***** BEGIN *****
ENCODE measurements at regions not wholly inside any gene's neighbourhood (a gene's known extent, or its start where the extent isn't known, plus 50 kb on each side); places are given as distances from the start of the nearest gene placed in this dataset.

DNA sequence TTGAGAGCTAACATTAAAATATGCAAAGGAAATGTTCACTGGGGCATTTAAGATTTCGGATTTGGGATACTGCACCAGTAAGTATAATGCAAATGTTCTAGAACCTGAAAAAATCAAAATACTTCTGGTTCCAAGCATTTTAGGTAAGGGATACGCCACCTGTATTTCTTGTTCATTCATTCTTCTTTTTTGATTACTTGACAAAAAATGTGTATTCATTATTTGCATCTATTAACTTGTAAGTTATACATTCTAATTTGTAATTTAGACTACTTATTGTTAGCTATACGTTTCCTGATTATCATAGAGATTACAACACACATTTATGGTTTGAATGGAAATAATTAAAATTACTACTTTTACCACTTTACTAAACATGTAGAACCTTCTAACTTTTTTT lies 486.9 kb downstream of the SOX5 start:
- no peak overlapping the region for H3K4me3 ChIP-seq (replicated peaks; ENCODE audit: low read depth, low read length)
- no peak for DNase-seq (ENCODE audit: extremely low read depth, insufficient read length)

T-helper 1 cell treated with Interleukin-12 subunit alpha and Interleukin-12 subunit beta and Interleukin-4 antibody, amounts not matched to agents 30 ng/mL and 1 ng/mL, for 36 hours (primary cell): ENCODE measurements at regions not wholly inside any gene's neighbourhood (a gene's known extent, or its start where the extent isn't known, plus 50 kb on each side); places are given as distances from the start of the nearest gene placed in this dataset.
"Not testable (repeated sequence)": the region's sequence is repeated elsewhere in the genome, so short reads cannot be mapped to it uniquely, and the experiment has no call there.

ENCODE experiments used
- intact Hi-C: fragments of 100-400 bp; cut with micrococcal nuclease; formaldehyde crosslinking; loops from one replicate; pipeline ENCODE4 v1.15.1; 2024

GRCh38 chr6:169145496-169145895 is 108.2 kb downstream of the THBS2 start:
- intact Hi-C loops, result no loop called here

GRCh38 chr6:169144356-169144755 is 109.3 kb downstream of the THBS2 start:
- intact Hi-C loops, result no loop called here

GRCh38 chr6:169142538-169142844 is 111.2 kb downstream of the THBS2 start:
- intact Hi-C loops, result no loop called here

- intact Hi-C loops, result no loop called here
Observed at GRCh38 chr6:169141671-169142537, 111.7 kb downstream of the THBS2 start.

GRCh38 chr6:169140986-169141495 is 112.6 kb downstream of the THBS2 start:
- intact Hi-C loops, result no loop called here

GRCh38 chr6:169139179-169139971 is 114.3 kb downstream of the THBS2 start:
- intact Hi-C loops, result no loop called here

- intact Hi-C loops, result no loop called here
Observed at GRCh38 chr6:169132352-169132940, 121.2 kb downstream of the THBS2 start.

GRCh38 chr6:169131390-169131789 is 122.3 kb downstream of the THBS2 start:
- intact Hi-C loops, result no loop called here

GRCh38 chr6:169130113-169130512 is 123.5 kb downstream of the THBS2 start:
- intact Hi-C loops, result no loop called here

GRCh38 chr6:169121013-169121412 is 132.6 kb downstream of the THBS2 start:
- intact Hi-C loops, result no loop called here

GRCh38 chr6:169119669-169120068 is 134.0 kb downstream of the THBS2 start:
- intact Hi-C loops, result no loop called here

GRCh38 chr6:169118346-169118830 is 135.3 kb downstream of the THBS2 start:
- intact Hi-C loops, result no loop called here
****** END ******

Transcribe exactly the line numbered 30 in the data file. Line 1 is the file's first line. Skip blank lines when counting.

- intact Hi-C loops, result no loop called here